$.fn[pluginName].defaults = {
    color: 'green'
}

Then, we have to merge the recieved options object with the default options declared inside the plugin. We can achieve this with jQuery's extend() method like this:

this.opt = $.extend(true, {}, $.fn[pluginName].defaults, options);

Declaring public methods

Once the plugin has been successfully initialized, we might want to get the selected values, or clear the selected items etc. This could be achieved using some public methods (the API) exposed by the plugin like this:

let selectedNodes = $('#myElem').searchAreaControl('getSelectedNodes');

In this case, getSelectedNodes is a public method, exposed by the plugin. But how do we tell the plugin to read the method name passed as an argument in the plugin constructor? We have to change the code in order to perform the following check, each time we call the plugin constructor:

  1. If the plugin is called without arguments (options === undefined) or if we pass an object (typeof options === 'object'), return the new plugin instance
  2. If the plugin is called with arguments of type string (typeof options === 'string'), call the respective method
$.fn[pluginName] = function (options) {
  var args = arguments;
  if (options === undefined || typeof options === 'object') {
    // New plugin instance with chainability
    return this.each(function () {
      if (!$.data(this, 'plugin_' + pluginName)) {
        $.data(this, 'plugin_' + pluginName, new Plugin(this, options));
      }
    });
  } else if (typeof options === 'string') {
    // Return method result (no chainability)
    var instance = $.data(this[0], 'plugin_' + pluginName);
    return instance[options].apply(instance, Array.prototype.slice.call(args, 1));
  }
}

We also have to declare the getSelectedNodes() pulic method using the Object.prototype property like this:

Plugin.prototype = {
  ...
  // Private method
  _getData_SelectedNodes: function() {
  		// Return selected nodes
  },
  // Public method
  getSelectedNodes: function() {
    return this._getData_SelectedNodes();
  }
}

This is the main idea of how we declare private and pulbic methods inside the plugin. For further detail, you are encouraged to check the latest version that is available in the plugin's repo:

Repo

What happens when the plugin is called

As soon as we call the plugin's constructor, the following steps take place inorder to construct the final user control:

  1. The 'searchareacontrol.beforeinit' event is triggered to notify that the plugin is about to begin it's construction
  2. The plugin sets the defined text to the target element[1]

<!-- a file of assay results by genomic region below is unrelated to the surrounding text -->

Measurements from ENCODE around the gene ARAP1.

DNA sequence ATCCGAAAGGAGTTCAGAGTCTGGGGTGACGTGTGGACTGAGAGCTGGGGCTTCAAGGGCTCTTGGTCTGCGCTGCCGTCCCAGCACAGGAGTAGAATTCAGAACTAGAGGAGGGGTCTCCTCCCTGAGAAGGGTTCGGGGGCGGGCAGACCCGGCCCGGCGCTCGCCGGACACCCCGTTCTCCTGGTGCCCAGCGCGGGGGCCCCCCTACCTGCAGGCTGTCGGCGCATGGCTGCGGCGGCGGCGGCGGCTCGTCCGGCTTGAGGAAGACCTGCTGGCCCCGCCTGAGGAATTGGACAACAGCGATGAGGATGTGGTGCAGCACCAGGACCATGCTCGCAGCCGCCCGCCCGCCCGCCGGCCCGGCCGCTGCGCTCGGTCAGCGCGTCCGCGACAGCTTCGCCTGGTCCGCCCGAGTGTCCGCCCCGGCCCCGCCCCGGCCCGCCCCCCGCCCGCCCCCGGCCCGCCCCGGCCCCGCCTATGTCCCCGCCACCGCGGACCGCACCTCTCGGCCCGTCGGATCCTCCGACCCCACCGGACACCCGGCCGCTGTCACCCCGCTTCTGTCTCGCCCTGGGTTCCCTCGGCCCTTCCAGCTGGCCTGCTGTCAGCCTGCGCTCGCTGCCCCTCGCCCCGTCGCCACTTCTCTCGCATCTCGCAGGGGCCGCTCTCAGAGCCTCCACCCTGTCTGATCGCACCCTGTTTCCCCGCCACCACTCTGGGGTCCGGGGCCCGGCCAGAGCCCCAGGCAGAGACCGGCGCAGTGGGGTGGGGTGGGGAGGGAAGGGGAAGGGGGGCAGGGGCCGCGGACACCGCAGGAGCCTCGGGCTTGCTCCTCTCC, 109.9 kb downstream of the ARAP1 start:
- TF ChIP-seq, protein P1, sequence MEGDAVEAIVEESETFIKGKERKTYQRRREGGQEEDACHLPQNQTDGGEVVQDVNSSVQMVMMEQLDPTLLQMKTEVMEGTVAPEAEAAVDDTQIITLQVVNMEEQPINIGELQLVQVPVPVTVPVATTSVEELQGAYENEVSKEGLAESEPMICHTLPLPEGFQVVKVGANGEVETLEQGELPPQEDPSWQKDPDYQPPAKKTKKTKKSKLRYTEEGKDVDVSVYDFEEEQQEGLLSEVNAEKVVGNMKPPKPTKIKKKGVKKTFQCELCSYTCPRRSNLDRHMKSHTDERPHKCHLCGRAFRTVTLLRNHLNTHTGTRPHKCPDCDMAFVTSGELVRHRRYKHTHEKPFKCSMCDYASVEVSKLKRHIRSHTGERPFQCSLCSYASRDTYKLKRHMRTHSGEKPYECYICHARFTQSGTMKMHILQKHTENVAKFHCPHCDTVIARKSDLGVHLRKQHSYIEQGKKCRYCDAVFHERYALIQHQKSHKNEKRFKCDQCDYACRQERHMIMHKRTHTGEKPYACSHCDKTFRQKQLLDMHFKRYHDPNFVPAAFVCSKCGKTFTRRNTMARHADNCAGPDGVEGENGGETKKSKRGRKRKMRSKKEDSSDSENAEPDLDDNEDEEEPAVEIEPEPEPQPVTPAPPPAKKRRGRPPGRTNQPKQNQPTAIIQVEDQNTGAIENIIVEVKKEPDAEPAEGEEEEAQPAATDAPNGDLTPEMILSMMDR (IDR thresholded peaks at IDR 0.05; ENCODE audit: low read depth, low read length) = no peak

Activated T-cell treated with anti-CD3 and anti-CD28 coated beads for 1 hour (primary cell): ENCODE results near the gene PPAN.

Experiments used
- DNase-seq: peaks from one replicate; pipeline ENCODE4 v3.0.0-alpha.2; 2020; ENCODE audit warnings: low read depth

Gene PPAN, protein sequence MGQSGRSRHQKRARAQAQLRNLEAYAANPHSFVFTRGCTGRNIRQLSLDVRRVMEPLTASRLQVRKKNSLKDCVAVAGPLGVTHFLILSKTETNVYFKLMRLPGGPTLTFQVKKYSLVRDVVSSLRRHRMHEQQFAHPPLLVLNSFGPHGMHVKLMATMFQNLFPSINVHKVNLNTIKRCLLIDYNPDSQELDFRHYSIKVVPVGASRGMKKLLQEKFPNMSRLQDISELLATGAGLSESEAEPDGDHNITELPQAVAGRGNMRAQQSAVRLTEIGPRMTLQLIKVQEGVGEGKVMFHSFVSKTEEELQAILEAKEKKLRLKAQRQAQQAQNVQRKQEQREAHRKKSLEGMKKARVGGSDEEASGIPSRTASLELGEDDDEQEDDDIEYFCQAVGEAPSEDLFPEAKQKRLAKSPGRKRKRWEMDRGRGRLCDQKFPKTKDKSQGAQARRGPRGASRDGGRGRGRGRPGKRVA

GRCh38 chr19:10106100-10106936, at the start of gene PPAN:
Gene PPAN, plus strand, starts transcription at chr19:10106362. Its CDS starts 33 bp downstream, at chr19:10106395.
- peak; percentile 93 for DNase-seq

3. The plugin sets the provided datasource
  4. The 'searchareacontrol.beforebuildpopup' event is triggered to notify that the plugin is about to start building the popup HTML markup
  5. The popup that is going to show up on main button click and holds the tree data structure (datasource) is built
  6. The 'searchareacontrol.beforeinitsearcharea' event is triggered to notify that the popup has been successfully built and the plugin is ready to get initialized
  7. This is the step where the plugin build the final elements (popup header, body and footer with various buttons)
  8. The plugin adds a new event listener to listen at the click event on the target element in order to show the popup

The initialization process has now be completed and we are ready to call any public method on the specific plugin's instance.

Tips and advice

Generally, during the development process of any project, you realize that you could have done some things differently. Here are some tips that I think can help to improve our code quality and maintainability.

Distribute and isolate your code into small (as possible) functions that perform one task per function and always return the same result given the same parameters (Pure functions). Small pieces of code that produce predictable results are easy to maintain and be tested. Having distributed your code into small isolated functional parts helps you to keep your codebase more organized and readable as the project grows.

Testing your code including unit tests is always a very good idea. Imagine that you have created a method that performs a specific task and, after a while, you make some changes to another place that affect this method's functionality. Having set up some unit tests, checking the method's functionality whould have caught up the error and notify you to fix the code before shipping a new version with a hidden bug. (I will definitely add unit tests in the project in one of the upcoming versions! 😃 ).

Although a clean and readable code with meaningful method names provide some information about your project, I think you should always document your code, especially if you develop an open source project that to be used by other developers. Think of your self trying to use a new plugin you downloaded, but you have to figure it out without documentation, by just looking at the code.

Keep a changelog inside your project's folder, so that you, and anyone interested, could follow up with the latest changes, additions and bug fixes of your project.

Summary

In this post we have tried to illustarte the process of building a jQuery plugin, and described the way that the SearchAreaControl plugin gets initialized and operates on target elements. We have, also, pointed some tips and advice that we think they facilitate to procuce quality and maintainable code.

Thank you for reading this post! Please don't hesitate to post a comment if you have read anything innacurate or if you just want to say hello!

Refernces


  1. The element that the plugin is initialized on ↩ī¸Ž